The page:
In these circumstances it may be more important that the child receives appropriate advice regarding sexual health and contraception. This may be difficult if the young person is concerned that the police will be involved. Such a decision should always be made following consultation with line managers and should be recorded.


The police will proportionately investigate all criminal activities and make appropriate decisions in relation to the need for prosecution or not. Such decisions should always be made following consultation with line managers and should be recorded.


The priority for the police is the identification and investigation of under-age sexual activity where the relationship is abusive, either by being intra-familial in nature, or where there is a significant age/power gap between the parties involved.


Where young people of a similar age are involved in consensual sexual activity, or in other sensitive cases, the police role may be confined to the undertaking of information checks only. In such cases the police will not become directly involved in an investigation unless enquiries by the police or other agencies indicate the relationship is in fact abusive.


Both police and Children’s Social Care staff together may decide that there is no need for prosecution, but young people should be advised that their confidentiality cannot be maintained if staff from these agencies are involved.

Sharing Information with Parents and Carers


Decisions to share information with parents and carers should be taken using professional judgement, consideration of the Fraser guidelines and in consultation with the child protection procedures. Decisions should be based on the child’s age, maturity and ability to appreciate what is involved in terms of the implications and risks to themselves. This should be coupled with the parents’ and carers’ ability and commitment to protect the young person.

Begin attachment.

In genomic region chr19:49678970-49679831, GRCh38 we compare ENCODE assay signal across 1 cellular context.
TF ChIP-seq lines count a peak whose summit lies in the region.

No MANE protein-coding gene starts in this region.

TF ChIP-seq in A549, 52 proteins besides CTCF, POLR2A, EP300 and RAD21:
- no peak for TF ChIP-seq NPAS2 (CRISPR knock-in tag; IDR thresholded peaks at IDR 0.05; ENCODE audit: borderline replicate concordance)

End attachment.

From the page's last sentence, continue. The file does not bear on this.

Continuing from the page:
Given the responsibility that parents have for the conduct and welfare of their children, professionals should encourage the young person, at all points, to share information with their parents and carers wherever safe to do so.


Those working directly with young people should give consideration to the role they may have in facilitating information sharing with parents/carers, in a planned way, in partnership with the young person.

Related Guidance

Related Policies, Procedures, and Guidance

This page is correct as printed on Thursday 18th of April 2024 04:40:16 AM please refer back to this website (http://bscb.procedures.org.uk) for updates.